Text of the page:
Agriculture is critical to everyday life, from the food we eat to the clothing we wear. As the nation joins together to celebrate National Ag Day today, Lt. Governor Suzanne Crouch and Indiana State Department of Agriculture Director Bruce Kettler want to remind Hoosiers just how important agriculture is to our economy and society.
“Agriculture contributes an estimated $31 billion to our economy and is part of our state’s identity, with more than 80 percent of Indiana land dedicated to farms, forests and woodlands,” Crouch said. “Those who work in the industry are responsible for nearly everything we eat, use and wear, and today, we honor their hard work, ingenuity and perseverance.”
Despite being one of the smallest states geographically, Indiana is the 11th most productive farming state in nation, according to USDA. On average, Indiana has just under 57,000 farming operations, and farmers cultivated more than 14 million acres of farmland in 2016.
Last year, the state’s top five commodities consisted of corn, soybeans, meat animals, poultry and eggs, and dairy, which together accounted for over 90 percent of all agricultural products sold. In addition to these commodities, Hoosier farmers also grow more than 30 different major fruits and vegetables, and Indiana is a national leader in several varieties including tomatoes (for processing) and watermelons.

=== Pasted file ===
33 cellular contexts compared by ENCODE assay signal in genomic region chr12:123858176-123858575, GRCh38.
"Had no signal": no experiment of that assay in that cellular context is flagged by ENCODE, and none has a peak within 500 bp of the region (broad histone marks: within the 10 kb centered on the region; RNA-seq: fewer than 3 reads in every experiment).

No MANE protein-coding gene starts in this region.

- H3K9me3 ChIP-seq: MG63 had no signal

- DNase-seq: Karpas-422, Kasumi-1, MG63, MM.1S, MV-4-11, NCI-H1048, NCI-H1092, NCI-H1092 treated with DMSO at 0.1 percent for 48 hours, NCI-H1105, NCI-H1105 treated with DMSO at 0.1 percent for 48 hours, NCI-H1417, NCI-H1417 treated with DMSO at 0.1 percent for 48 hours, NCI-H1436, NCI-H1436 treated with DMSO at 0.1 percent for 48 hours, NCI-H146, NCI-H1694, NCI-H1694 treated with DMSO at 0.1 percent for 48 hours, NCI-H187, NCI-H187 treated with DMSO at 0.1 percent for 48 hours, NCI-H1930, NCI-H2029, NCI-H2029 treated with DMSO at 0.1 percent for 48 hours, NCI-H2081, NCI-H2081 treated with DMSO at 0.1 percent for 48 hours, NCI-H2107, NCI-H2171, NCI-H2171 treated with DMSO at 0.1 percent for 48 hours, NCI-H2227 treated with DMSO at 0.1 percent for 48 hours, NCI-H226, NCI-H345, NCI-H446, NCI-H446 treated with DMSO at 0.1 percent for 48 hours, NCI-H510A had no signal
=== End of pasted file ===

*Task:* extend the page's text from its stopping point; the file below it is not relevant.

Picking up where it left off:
“We have a diverse and prosperous agriculture industry, which is the driving force behind most of Indiana’s rural economies,” Kettler said. “On National Ag Day and every day, it’s important to show our appreciation for those, who carry on this rich tradition and produce the food, fuel and fiber we need for our everyday lives.”
The National Ag Day program first started in 1973 and is managed by the Agriculture Council of America, which believes that every American should understand how food and fiber products are produced; appreciate the role agriculture plays in providing safe, abundant and affordable products; value the essential role of agriculture in maintaining a strong economy; and acknowledge and consider career opportunities in the agriculture, food and fiber industry.
Visit www.agday.org for more information or ideas on how to celebrate National Ag Day.
SOURCE: News release from Indiana State Department of Agriculture